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What is a genetic polymorphism or SNP?

A genetic polymorphism or SNP (single-nucleotide polymorphism) is a variation in a specific DNA position which is also present in a significant proportion of the population.

A polymorphism may have no effect, but some, usually located in coding or regulatory regions of the genome, may have consequences on the phenotype affecting, for example, our susceptibility to certain diseases or drug metabolism, which is the basis of the tellmeGen study.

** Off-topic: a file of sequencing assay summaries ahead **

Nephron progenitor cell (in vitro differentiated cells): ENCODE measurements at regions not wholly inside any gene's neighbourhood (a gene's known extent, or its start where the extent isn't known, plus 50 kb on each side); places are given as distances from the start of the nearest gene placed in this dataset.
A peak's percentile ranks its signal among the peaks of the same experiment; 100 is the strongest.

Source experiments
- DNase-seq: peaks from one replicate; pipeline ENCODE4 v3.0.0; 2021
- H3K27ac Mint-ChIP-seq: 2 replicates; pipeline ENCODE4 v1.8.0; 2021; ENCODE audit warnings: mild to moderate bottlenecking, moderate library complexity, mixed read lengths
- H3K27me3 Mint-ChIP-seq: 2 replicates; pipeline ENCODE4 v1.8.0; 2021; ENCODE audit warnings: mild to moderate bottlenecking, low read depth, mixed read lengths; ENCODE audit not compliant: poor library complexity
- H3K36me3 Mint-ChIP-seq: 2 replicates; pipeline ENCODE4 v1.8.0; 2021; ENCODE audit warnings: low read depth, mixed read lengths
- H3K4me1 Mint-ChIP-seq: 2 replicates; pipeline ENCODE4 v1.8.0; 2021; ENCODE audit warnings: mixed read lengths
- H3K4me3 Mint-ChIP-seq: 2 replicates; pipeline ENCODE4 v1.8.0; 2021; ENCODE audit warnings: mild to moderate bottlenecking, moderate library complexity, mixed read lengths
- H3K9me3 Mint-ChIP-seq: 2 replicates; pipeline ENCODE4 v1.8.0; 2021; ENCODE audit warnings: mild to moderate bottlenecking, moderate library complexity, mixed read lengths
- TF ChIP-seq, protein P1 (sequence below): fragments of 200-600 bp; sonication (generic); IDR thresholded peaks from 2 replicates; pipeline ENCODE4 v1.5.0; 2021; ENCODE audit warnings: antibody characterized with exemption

By consensus, each of these variants is assigned a rs code (Reference SNP cluster ID or rsID) used in research and reference databases (such as dbSNP). This code can be found within the technical details of each of the items.

Genome-Wide Association Studies (GWAS) is an approach used in genetic research to associate specific genetic variations with certain diseases or conditions. This method involves the analysis of the genomes of a large number of different people and looking for predictive markers of a certain condition.